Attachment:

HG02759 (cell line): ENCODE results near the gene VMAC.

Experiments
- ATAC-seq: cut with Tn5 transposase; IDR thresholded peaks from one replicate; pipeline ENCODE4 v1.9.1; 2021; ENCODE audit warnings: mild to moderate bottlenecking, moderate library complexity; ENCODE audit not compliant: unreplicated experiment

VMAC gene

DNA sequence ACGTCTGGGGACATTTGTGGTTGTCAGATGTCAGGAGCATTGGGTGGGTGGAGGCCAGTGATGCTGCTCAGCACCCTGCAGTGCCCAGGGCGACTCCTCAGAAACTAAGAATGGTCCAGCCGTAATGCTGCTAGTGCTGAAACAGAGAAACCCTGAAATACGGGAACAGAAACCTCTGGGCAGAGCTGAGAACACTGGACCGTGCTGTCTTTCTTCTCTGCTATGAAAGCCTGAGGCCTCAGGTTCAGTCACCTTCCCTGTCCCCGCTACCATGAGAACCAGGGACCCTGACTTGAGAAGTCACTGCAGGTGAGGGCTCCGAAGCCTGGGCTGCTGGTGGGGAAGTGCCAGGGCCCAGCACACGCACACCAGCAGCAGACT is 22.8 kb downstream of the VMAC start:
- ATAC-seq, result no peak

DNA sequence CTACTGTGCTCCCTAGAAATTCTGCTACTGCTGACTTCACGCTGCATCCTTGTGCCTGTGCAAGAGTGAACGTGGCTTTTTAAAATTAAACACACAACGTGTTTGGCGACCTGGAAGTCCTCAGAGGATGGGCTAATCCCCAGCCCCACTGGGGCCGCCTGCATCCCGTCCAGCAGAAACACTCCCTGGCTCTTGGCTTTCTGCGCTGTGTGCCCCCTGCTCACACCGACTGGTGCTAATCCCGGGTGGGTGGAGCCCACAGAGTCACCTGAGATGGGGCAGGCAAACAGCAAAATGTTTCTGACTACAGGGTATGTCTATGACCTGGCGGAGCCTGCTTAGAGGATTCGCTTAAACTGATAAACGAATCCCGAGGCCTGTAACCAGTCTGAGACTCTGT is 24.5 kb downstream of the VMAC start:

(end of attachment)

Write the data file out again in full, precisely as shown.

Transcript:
HG02759 (cell line): ENCODE results near the gene VMAC.

Experiments
- ATAC-seq: cut with Tn5 transposase; IDR thresholded peaks from one replicate; pipeline ENCODE4 v1.9.1; 2021; ENCODE audit warnings: mild to moderate bottlenecking, moderate library complexity; ENCODE audit not compliant: unreplicated experiment

VMAC gene

DNA sequence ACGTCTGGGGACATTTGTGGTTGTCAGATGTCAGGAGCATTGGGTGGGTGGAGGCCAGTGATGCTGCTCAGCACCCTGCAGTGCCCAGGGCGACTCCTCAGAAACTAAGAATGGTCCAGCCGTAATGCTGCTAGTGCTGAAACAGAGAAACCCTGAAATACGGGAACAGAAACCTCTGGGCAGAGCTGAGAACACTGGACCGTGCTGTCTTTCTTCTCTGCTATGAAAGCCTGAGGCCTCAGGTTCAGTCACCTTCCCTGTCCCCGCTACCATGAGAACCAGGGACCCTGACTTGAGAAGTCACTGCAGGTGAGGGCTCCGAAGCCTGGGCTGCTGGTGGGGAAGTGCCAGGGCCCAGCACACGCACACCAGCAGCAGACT is 22.8 kb downstream of the VMAC start:
- ATAC-seq, result no peak

DNA sequence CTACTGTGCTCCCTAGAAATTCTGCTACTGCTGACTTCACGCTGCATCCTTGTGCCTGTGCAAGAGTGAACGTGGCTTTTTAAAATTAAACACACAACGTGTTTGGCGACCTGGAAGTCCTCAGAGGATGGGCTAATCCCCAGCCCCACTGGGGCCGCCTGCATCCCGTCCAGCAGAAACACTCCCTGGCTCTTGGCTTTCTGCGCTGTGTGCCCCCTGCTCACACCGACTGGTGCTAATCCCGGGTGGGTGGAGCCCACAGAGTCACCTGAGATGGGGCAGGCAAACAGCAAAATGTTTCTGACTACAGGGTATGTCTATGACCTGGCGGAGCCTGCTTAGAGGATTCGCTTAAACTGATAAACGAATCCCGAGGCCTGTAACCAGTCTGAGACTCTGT is 24.5 kb downstream of the VMAC start: